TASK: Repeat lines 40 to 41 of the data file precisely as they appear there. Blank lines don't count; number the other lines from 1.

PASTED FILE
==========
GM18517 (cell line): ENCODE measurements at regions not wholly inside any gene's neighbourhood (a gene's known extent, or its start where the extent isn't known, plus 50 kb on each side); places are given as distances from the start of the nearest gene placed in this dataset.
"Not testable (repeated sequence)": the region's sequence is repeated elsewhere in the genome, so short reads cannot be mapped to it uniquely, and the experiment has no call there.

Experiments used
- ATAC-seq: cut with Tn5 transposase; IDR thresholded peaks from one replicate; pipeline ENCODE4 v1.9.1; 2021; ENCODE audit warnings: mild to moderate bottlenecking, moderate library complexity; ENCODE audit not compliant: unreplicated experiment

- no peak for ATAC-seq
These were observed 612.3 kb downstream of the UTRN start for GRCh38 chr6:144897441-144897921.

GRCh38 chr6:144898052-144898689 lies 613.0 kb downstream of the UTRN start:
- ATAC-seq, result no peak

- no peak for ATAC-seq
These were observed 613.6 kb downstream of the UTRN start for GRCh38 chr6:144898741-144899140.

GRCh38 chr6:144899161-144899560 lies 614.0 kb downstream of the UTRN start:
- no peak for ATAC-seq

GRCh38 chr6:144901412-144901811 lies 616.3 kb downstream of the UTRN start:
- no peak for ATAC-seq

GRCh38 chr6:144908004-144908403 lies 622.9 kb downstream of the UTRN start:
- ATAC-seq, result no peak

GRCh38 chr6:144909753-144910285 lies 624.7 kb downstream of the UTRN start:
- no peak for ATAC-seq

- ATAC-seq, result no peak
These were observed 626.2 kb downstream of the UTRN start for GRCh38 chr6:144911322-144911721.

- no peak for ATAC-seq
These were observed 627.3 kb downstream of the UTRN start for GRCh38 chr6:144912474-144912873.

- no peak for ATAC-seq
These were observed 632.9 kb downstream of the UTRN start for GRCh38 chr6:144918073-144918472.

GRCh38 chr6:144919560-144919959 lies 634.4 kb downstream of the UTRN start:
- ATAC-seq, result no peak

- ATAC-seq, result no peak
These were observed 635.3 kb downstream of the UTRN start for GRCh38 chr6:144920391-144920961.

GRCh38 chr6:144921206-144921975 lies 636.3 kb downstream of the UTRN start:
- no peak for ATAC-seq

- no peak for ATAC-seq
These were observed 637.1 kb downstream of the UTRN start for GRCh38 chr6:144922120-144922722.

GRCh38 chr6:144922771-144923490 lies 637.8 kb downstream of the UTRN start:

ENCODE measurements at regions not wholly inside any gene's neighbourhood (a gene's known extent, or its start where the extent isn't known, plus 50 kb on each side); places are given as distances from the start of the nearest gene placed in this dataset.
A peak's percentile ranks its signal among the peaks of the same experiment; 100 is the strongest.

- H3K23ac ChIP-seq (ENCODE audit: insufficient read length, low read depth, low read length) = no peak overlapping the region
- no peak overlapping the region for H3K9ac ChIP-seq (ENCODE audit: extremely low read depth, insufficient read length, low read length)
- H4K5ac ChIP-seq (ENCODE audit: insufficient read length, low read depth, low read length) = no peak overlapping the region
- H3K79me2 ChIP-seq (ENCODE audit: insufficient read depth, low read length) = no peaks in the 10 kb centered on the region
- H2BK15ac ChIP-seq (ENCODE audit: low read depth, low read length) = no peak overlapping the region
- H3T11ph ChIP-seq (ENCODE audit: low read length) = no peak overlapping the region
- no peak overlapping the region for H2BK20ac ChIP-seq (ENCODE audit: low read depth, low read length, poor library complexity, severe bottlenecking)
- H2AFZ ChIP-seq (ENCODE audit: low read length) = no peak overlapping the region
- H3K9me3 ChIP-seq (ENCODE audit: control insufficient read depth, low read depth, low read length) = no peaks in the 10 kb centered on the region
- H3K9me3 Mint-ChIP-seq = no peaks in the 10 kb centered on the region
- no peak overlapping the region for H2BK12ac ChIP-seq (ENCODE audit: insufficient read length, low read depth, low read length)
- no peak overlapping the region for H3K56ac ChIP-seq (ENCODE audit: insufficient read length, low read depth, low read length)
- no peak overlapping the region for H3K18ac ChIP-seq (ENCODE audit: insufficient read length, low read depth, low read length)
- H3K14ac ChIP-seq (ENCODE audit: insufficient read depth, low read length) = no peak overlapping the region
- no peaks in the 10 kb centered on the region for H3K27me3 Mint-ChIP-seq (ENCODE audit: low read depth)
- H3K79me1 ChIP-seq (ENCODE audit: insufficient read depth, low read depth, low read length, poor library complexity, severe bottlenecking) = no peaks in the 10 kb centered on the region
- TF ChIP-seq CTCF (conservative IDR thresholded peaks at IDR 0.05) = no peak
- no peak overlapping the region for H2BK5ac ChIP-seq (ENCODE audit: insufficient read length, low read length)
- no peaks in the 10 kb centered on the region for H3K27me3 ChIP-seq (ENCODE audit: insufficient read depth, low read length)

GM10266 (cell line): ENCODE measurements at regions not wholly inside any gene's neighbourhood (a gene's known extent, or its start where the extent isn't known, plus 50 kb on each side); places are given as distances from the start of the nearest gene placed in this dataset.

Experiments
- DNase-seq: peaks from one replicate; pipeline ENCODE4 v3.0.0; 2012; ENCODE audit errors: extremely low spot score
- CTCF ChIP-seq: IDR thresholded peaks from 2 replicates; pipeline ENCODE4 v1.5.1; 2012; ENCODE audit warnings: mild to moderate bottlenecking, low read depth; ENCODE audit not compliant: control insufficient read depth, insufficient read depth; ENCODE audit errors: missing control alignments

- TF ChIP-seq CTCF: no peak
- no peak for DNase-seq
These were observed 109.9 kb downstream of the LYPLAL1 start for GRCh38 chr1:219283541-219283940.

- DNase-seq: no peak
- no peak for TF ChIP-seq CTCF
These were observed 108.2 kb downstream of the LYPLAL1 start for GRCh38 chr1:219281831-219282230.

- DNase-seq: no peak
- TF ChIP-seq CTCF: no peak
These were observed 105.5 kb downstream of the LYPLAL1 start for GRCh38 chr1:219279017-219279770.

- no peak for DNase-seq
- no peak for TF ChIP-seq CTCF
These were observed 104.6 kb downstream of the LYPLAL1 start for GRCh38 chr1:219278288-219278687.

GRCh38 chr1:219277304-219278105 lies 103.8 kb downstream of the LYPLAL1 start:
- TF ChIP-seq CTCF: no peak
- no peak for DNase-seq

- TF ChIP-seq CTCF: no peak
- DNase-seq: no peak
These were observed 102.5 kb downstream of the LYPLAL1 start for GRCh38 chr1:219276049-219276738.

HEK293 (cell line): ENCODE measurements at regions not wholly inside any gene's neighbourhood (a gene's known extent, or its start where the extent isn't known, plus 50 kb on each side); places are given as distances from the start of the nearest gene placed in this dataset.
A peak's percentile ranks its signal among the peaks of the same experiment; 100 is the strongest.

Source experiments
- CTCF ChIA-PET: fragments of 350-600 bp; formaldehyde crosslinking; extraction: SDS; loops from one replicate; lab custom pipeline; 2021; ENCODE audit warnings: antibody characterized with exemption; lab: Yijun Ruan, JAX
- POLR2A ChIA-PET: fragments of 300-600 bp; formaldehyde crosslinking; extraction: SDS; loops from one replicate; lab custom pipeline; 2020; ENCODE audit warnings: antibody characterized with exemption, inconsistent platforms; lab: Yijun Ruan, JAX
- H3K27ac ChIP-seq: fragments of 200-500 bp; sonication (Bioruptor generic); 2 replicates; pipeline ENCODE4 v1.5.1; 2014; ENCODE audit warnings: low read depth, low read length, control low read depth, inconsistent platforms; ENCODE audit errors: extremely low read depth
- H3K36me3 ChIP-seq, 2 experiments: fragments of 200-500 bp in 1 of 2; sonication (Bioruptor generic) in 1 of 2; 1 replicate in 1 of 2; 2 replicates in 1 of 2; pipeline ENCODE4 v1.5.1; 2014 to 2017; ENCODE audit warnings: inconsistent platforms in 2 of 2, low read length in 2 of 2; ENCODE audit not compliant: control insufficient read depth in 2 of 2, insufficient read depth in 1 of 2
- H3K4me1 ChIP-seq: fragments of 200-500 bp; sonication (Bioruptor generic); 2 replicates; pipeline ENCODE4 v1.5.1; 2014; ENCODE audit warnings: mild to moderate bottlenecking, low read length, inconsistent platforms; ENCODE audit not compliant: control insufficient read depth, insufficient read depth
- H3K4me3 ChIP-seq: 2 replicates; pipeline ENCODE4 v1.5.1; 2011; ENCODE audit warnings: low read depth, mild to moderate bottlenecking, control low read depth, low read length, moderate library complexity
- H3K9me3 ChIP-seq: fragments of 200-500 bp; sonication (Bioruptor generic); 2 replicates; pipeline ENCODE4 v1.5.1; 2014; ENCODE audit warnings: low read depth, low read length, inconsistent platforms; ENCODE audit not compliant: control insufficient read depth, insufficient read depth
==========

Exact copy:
- H2BK15ac ChIP-seq (ENCODE audit: low read depth, low read length) = no peak overlapping the region
- H3T11ph ChIP-seq (ENCODE audit: low read length) = no peak overlapping the region